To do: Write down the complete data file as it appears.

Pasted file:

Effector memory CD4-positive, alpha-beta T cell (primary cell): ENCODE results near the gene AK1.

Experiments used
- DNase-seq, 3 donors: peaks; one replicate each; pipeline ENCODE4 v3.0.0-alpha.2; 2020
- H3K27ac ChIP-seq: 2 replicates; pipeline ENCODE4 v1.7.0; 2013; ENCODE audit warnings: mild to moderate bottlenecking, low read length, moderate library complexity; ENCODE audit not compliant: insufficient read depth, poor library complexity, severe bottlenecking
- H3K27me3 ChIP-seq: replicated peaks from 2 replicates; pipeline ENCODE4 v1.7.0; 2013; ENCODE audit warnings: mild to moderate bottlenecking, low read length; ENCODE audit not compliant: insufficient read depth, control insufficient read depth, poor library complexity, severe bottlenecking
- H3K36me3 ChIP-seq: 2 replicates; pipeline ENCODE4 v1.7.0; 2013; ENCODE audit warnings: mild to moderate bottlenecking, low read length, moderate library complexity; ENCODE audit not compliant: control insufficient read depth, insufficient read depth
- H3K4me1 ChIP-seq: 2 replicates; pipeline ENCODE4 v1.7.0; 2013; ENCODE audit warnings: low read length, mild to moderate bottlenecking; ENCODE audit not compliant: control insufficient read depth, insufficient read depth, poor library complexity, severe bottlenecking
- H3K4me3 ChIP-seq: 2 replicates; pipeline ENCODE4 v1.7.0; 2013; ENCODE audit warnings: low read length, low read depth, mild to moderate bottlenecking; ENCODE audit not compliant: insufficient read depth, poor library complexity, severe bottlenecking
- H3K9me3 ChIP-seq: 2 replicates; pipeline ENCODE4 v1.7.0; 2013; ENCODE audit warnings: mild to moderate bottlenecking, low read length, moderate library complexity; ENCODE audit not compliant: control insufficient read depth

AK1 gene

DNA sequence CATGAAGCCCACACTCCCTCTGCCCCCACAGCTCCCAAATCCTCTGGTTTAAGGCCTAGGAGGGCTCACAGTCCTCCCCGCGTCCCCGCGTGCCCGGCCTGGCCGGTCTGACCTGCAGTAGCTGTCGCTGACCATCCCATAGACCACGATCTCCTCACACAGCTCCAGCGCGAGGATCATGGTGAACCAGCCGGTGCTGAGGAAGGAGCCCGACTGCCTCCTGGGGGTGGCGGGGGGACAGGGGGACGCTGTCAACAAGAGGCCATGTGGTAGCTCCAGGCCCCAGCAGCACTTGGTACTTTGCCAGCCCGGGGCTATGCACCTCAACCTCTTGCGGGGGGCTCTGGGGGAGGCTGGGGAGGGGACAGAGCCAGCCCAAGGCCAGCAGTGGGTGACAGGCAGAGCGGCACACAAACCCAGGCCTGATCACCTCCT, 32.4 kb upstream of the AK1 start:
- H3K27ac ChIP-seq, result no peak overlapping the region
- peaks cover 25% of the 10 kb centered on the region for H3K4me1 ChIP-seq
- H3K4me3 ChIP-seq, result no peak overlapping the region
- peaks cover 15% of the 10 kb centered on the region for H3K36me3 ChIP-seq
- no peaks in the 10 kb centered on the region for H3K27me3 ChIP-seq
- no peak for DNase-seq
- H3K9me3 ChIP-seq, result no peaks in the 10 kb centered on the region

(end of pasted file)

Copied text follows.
Effector memory CD4-positive, alpha-beta T cell (primary cell): ENCODE results near the gene AK1.

Experiments used
- DNase-seq, 3 donors: peaks; one replicate each; pipeline ENCODE4 v3.0.0-alpha.2; 2020
- H3K27ac ChIP-seq: 2 replicates; pipeline ENCODE4 v1.7.0; 2013; ENCODE audit warnings: mild to moderate bottlenecking, low read length, moderate library complexity; ENCODE audit not compliant: insufficient read depth, poor library complexity, severe bottlenecking
- H3K27me3 ChIP-seq: replicated peaks from 2 replicates; pipeline ENCODE4 v1.7.0; 2013; ENCODE audit warnings: mild to moderate bottlenecking, low read length; ENCODE audit not compliant: insufficient read depth, control insufficient read depth, poor library complexity, severe bottlenecking
- H3K36me3 ChIP-seq: 2 replicates; pipeline ENCODE4 v1.7.0; 2013; ENCODE audit warnings: mild to moderate bottlenecking, low read length, moderate library complexity; ENCODE audit not compliant: control insufficient read depth, insufficient read depth
- H3K4me1 ChIP-seq: 2 replicates; pipeline ENCODE4 v1.7.0; 2013; ENCODE audit warnings: low read length, mild to moderate bottlenecking; ENCODE audit not compliant: control insufficient read depth, insufficient read depth, poor library complexity, severe bottlenecking
- H3K4me3 ChIP-seq: 2 replicates; pipeline ENCODE4 v1.7.0; 2013; ENCODE audit warnings: low read length, low read depth, mild to moderate bottlenecking; ENCODE audit not compliant: insufficient read depth, poor library complexity, severe bottlenecking
- H3K9me3 ChIP-seq: 2 replicates; pipeline ENCODE4 v1.7.0; 2013; ENCODE audit warnings: mild to moderate bottlenecking, low read length, moderate library complexity; ENCODE audit not compliant: control insufficient read depth

AK1 gene

DNA sequence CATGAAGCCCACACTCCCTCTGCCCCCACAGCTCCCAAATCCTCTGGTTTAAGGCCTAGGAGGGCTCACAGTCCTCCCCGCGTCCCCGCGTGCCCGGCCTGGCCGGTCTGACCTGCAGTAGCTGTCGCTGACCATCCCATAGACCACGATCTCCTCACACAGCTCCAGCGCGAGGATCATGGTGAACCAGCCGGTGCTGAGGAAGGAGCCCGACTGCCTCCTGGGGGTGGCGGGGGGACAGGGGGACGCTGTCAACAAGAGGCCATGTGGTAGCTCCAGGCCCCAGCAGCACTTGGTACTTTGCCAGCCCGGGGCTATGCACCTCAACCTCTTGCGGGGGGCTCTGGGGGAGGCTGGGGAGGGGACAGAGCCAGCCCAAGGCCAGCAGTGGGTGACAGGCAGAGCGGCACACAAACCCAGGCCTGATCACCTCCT, 32.4 kb upstream of the AK1 start:
- H3K27ac ChIP-seq, result no peak overlapping the region
- peaks cover 25% of the 10 kb centered on the region for H3K4me1 ChIP-seq
- H3K4me3 ChIP-seq, result no peak overlapping the region
- peaks cover 15% of the 10 kb centered on the region for H3K36me3 ChIP-seq
- no peaks in the 10 kb centered on the region for H3K27me3 ChIP-seq
- no peak for DNase-seq
- H3K9me3 ChIP-seq, result no peaks in the 10 kb centered on the region